By Bob Luebke and Drew Catt
The following article appeared on the opinion page of the Fayetteville Observer on March 20, 2020
In his State of the Union speech in February, President Trump introduced the nation to Janiyah Davis, a fourth-grader who’s been on the wait list for a private school choice scholarship in her home state of Pennsylvania.
Unfortunately, the state’s governor vetoed a school choice expansion last year, making it harder for thousands of families — including Janiyah’s — to access educational options that would best suit their needs.
It’s a story playing out across the United States, even in states that already have educational choice programs on the books.
In North Carolina, families who have been able to, choose the schooling type that works best for their children, including those using one of the three highly successful private school choice programs to access options that best meet their unique needs. The largest of these — the North Carolina Opportunity Scholarship Program — serves more than 12,000 students.
Parents across the state love their choice programs and want even more options, according to a recent Civitas-EdChoice Poll.
The poll revealed interesting results for registered and minority voters.
While 64 percent of parents in our survey reported sending their children to traditional public schools, only 32 percent said they would opt for that type of school if they weren’t limited by cost or location. In contrast, 43 percent said they would select a private school, but only 11 percent are currently accessing that type of school. That’s a huge gap between what parents want and what they’re able to access.
Our survey found tremendous support — nearly 70 percent — for North Carolina’s most popular private school choice program, which provides a voucher worth up to $4,200 per year to low- and moderate-income families. Support was strong and across the board. Seventy-eight percent of minorities expressed support for the Opportunity Scholarship Program. Even more encouraging was the strength of support across party lines. The high numbers from Republicans (70 percent), Democrats (67 percent), and Unaffiliated (62 percent) show the program truly enjoys bipartisan support.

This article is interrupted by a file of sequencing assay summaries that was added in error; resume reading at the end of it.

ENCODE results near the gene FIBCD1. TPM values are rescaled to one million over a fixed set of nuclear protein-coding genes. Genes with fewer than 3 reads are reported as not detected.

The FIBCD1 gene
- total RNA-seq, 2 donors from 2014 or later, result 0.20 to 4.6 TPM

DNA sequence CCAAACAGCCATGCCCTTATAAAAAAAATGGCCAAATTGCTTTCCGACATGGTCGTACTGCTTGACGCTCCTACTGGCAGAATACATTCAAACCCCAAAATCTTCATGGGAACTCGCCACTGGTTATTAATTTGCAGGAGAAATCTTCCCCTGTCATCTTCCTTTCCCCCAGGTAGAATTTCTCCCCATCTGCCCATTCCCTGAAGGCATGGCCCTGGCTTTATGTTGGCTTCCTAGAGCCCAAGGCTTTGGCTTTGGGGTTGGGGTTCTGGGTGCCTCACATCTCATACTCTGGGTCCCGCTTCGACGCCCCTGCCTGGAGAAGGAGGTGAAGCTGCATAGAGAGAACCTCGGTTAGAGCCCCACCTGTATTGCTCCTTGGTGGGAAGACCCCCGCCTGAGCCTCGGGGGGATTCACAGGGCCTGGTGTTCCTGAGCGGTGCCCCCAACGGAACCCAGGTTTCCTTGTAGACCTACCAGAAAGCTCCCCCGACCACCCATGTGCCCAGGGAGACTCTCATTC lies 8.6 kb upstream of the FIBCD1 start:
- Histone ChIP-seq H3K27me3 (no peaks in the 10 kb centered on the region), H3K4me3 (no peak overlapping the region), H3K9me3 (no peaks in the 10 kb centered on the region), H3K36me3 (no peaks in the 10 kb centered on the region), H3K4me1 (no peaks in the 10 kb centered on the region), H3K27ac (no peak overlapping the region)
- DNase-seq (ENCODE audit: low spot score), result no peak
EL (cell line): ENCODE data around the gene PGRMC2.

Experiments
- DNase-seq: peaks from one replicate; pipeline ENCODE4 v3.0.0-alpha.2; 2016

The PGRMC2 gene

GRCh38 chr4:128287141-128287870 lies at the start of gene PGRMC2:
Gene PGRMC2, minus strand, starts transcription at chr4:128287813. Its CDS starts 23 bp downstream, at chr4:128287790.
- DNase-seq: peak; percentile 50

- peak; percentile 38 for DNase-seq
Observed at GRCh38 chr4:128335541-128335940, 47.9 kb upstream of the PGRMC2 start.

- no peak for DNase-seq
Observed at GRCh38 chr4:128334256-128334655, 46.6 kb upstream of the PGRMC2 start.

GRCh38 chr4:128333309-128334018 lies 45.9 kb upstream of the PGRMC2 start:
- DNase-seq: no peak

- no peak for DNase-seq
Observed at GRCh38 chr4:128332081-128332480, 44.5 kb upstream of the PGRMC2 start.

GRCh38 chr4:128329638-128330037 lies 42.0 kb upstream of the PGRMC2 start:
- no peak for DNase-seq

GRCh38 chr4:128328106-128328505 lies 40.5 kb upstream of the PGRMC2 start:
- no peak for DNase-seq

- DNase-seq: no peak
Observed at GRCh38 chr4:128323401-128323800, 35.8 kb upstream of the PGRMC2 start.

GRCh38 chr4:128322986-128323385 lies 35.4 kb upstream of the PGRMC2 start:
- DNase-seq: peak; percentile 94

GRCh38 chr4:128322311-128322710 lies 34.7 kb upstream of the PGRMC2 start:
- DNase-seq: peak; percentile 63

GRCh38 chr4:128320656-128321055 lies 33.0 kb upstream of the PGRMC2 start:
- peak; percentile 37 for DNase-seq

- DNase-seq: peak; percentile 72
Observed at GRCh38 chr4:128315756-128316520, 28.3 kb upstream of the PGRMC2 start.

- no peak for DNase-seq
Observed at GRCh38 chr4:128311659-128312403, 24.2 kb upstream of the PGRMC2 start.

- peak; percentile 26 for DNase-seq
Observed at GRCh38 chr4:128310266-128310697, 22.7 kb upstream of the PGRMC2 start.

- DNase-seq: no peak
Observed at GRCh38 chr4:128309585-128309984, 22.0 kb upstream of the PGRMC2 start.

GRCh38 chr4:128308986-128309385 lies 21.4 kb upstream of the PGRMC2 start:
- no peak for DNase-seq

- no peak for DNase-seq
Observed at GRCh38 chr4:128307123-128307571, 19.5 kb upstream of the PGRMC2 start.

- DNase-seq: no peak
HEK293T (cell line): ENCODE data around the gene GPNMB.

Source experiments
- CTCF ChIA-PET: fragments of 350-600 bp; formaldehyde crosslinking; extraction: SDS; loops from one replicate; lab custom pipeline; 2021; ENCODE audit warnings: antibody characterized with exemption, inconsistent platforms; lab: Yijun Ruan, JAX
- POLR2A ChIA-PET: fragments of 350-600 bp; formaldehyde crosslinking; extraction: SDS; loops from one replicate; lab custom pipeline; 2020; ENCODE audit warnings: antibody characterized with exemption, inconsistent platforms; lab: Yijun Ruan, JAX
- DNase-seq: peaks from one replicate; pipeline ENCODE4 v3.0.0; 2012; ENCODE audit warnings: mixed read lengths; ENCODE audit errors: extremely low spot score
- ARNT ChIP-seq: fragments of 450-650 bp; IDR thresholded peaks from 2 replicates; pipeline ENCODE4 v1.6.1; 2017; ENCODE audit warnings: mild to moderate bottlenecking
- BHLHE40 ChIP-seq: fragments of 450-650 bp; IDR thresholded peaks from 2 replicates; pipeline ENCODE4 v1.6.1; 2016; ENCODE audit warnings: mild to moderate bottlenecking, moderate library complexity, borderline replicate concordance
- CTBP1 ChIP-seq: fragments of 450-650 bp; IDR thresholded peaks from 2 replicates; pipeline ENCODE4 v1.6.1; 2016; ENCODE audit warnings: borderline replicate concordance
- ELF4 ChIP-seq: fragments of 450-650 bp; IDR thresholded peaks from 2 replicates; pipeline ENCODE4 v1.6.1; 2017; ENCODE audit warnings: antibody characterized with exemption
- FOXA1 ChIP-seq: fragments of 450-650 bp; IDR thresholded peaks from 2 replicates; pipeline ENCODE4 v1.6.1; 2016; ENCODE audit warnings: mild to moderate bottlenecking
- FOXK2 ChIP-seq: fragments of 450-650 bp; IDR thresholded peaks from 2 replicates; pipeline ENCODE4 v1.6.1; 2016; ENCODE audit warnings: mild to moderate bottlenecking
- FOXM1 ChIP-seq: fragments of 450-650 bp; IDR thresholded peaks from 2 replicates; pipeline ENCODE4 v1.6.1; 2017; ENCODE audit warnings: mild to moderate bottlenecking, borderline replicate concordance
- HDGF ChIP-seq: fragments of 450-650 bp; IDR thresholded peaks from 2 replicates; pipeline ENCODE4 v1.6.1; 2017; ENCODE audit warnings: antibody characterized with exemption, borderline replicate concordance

While the last decade has given parents a variety of educational options, the demand for more choice is growing. Fifty-seven percent of respondents believe North Carolina lawmakers need to do more to expand educational opportunity. What’s even more remarkable? When asked about eligibility for school choice programs, nearly 50 percent of respondents said all students should qualify.
The Civitas-EdChoice survey also provided insight on the views of minorities and school choice. Like many other states, minority support for school choice eclipses that of white constituencies. For example, 57 percent of registered white voters expressed support for charters. Among minorities, 63 percent support charters. On the Opportunity Scholarship Program, the gap is even wider. As noted previously, 78 percent of minorities support the program, contrasted with 67 percent of registered voters overall.
How important is school choice to minority voters? When asked if they would be more likely or less likely to vote for a candidate who supports school choice, once again, minority support for school choice was strong, besting support levels of registered voters by a margin of 78 percent to 63 percent.
Some of the most uplifting news from the survey bolsters our deep conviction that families know what’s best for their children and are in the best position to find schooling options that meet their needs.
North Carolina parents trust other parents: 76 percent believe parents are best-suited to determine where a child should attend school, and 81 percent believe parents should be able to choose that school.
As policymakers, stakeholders, and community leaders explore ways to expand existing school choice programs or create new ways for students to get in where they fit in, we hope they will bear this research in mind.
North Carolina and a number of other states have made great progress in recent years recognizing the importance of empowering parents.
How will policymakers respond to this news? We hope they will choose to respond as they have in the past – by expanding educational options. But nothing is certain. North Carolina’s Governor Roy Cooper has reiterated his desire to end the Opportunity Scholarship Program. We hope not.
Today one in five students in North Carolina attends a school of choice – a charter, private or home school. But our work is far from done. We join those advancing education reform across the nation, committed to working tirelessly until all children, like Janiyah Davis, have a pathway to opportunity.
Bob Luebke is Director of Policy at the Civitas Institute in Raleigh, North Carolina. Drew Catt is Director of State Research and Special Projects at EdChoice, located in Indianapolis, Indiana.